The Blue Zones Project is a wellbeing initiative that identifies factors which improve longevity and implements these into communities. The campaign, which promotes following a vegan diet, is set to expand to Californian town, Paradise, the Paradise Post reported.
Currently, the Blue Zone Project operates within 42 communities across America and has seen more than two million people pledge to participate. The initiative is a “cooperative effort”, the Paradise Post said and focusses on six areas: citizens, community policy, grocery stores, schools, restaurants, and worksites. The initiative was proposed to Paradise’s Town Council in a March board meeting and the team are now considering the town for expansion.
The concept behind Blue Zones began when author Dan Buettner wrote an article for the National Geographic about “the secret to living longer”, the Paradise Post said. In a search for the healthiest communities around the globe, Buettner gathered data surrounding the rates of chronic disease across the world.
When compared to the world’s population, five locations stood out as the healthiest: Loma Linda, CA; Nicoya, Costa Rica; Ikaria, Greece; Sardinia, Italy; Okinawa, Japan.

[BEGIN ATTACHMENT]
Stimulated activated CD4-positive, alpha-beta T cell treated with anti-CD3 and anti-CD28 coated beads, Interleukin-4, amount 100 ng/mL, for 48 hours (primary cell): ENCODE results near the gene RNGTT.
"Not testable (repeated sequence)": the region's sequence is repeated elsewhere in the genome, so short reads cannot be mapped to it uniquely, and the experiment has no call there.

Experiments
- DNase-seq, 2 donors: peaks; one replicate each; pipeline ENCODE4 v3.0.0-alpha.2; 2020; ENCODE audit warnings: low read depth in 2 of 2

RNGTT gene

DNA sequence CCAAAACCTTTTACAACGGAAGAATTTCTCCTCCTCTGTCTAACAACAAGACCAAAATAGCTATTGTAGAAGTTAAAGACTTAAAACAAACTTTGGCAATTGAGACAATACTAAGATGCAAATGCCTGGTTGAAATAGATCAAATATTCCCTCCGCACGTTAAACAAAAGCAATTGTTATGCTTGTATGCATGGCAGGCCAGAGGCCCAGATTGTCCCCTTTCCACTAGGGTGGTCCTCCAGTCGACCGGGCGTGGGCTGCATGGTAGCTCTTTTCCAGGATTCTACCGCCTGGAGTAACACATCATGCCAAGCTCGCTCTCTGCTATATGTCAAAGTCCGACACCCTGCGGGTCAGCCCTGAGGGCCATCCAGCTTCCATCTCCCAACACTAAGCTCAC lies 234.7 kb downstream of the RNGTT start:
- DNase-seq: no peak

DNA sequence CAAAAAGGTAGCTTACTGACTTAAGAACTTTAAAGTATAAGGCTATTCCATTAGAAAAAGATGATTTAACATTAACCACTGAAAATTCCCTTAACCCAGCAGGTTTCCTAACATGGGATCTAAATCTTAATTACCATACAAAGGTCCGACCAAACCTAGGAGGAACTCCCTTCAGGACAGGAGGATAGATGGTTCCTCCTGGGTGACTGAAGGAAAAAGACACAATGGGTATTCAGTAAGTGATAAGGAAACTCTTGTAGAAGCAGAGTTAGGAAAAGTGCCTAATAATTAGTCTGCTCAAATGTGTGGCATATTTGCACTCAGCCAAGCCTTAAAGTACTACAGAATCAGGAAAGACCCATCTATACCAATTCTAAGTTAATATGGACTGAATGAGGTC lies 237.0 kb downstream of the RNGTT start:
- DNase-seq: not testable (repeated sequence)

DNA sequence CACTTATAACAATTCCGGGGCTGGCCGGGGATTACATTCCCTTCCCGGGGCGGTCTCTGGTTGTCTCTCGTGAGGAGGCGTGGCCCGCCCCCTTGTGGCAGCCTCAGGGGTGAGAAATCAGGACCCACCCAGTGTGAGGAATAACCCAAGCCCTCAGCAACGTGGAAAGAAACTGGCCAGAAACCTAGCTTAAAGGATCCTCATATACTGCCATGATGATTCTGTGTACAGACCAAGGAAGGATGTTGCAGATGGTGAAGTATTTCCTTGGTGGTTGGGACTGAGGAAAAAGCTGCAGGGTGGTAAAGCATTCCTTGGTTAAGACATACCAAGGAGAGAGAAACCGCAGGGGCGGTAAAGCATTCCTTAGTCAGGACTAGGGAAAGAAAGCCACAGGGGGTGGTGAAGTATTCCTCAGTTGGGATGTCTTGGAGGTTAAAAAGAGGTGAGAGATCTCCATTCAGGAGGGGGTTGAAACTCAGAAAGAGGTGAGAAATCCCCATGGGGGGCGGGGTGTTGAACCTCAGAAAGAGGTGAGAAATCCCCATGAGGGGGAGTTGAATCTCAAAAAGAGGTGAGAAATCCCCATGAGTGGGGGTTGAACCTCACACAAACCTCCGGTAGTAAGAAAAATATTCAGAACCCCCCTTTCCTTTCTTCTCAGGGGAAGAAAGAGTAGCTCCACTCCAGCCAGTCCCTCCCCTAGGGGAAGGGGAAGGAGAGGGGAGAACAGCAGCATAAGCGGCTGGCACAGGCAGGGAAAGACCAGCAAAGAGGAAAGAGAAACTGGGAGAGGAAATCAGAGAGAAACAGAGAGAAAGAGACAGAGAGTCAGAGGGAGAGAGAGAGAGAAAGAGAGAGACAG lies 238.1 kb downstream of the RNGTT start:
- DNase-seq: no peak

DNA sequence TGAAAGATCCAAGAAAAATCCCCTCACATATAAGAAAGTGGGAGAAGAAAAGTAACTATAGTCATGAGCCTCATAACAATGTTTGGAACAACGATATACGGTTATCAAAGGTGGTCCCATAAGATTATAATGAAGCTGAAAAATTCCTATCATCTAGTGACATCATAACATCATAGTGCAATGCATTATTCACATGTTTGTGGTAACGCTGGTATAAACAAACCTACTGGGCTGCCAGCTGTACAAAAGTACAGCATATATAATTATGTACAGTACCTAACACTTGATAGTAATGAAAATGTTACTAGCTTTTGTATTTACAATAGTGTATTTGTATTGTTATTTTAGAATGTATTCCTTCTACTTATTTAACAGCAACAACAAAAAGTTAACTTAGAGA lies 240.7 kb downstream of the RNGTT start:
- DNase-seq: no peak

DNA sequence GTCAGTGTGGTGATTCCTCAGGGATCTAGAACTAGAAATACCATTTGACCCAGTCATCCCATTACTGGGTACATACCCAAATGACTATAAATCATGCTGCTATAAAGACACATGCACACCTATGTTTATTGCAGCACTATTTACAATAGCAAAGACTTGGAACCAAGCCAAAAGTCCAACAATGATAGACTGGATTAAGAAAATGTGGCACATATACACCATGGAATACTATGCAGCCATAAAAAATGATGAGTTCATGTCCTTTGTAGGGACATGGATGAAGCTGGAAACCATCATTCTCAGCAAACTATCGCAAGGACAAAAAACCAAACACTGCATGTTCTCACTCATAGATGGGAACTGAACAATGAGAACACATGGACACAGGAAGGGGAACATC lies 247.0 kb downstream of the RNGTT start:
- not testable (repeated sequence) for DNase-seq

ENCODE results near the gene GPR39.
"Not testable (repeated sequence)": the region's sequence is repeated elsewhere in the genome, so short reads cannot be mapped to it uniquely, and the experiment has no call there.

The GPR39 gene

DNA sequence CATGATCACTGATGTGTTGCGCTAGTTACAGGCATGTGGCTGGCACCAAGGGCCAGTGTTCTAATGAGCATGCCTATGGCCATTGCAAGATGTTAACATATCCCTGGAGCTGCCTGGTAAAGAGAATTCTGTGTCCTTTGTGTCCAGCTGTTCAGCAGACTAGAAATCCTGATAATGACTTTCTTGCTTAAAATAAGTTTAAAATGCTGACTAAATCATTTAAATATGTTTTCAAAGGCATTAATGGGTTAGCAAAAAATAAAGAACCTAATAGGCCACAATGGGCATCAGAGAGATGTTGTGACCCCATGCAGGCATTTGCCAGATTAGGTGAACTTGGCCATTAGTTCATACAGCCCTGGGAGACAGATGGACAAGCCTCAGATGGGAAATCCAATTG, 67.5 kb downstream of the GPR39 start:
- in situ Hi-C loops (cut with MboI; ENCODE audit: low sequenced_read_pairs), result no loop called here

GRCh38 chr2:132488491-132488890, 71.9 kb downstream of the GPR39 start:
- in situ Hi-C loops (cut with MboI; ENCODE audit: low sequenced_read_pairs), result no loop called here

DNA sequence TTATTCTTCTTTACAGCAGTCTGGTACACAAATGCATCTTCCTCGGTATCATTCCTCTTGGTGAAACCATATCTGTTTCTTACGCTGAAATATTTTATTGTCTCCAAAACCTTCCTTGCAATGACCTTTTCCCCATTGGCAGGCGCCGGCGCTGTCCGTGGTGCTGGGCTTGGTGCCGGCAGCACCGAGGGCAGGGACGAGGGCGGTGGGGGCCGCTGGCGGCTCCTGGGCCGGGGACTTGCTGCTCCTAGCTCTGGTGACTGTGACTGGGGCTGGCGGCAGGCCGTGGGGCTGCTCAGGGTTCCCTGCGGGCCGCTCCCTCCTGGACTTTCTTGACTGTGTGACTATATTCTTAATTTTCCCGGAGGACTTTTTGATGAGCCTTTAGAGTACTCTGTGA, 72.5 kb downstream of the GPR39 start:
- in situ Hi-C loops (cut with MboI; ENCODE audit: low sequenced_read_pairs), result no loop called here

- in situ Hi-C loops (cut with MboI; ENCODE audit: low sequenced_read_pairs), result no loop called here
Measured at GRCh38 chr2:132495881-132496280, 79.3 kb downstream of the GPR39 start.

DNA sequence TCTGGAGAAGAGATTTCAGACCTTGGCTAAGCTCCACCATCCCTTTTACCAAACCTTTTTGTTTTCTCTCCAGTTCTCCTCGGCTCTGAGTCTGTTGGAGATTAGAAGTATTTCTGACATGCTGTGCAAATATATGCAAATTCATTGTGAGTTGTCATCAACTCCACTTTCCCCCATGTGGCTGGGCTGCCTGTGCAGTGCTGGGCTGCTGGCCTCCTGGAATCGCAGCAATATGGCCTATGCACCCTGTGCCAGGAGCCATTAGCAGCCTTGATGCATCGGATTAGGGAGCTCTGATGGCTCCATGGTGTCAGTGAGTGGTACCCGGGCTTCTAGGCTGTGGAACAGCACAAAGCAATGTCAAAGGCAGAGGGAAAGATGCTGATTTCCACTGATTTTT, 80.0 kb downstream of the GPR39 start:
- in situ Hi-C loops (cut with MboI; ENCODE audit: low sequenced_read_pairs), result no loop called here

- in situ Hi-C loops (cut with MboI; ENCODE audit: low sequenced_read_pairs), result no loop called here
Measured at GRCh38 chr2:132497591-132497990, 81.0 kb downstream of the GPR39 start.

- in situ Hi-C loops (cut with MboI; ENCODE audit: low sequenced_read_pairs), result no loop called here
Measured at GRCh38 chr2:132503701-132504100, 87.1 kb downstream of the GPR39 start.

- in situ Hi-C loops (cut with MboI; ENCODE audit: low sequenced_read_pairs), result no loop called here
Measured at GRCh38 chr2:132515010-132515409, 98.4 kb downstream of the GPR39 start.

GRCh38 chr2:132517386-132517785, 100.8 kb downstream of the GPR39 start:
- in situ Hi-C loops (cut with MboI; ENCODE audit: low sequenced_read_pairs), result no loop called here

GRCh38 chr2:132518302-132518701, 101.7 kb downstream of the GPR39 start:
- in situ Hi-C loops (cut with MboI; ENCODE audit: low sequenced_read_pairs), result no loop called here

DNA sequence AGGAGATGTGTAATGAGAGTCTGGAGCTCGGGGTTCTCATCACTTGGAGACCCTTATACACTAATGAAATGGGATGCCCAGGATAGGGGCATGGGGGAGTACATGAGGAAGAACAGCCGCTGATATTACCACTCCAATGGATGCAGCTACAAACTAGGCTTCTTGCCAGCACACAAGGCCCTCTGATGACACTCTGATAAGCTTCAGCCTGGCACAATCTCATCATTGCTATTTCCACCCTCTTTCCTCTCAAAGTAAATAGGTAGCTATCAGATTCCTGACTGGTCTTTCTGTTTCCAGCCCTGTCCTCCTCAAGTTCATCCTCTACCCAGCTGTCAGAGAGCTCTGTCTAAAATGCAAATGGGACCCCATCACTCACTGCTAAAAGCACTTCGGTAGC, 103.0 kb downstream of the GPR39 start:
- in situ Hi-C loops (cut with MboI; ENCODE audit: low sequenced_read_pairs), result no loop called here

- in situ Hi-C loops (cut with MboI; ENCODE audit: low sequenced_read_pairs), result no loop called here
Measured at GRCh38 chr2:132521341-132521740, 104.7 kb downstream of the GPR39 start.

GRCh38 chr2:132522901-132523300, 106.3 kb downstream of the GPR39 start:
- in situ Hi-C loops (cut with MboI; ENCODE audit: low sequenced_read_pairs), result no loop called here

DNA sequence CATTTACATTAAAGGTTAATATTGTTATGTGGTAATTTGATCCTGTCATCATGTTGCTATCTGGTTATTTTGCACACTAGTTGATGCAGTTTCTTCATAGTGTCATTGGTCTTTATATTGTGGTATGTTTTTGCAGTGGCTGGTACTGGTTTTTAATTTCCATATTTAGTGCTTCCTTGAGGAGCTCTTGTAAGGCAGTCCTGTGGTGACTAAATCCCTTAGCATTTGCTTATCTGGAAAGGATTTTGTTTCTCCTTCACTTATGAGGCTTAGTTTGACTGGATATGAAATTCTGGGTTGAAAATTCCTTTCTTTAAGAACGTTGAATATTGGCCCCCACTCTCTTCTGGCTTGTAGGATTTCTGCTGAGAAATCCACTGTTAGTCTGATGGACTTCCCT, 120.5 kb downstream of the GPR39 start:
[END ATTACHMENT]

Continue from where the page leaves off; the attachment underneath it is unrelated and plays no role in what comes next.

The Blue Zone organization worked for 10 years to identify wellbeing-enhancing factors which appeared across all of these communities. Activity, a way to disconnect from daily stressors, a sense of belonging, family connection, purpose, and consuming a primarily plant-based diet were identified as key factors for living a happier, healthier life.
According to the Blue Zones team, how long a person lives is predominantly determined by lifestyle and environmental factors. In fact, the organization stated that 80% of longevity is due to factors the individual can control, while only 20% is down to genetics.
One such factor encourages participants to “eat more nutritious food with less calories”, specifically, to “eat with a plant slant”. Blue Zones’ website describes this as limiting meat intake and making fruit and vegetables the focus of meals. Blue Zones added that all of the centenarians in Blue Zones regions eat a plant-based diet.
Paradise town manager Lauren Gill revealed to the publication that, should the initiative go ahead, it will be “fully funded and fully initiated by private funding and private citizens.”
The Blue Zones team are currently assessing “whether or not Paradise is ready to embark on the process” of transitioning to a Blue Zones community. The team will report back to Paradise in one month.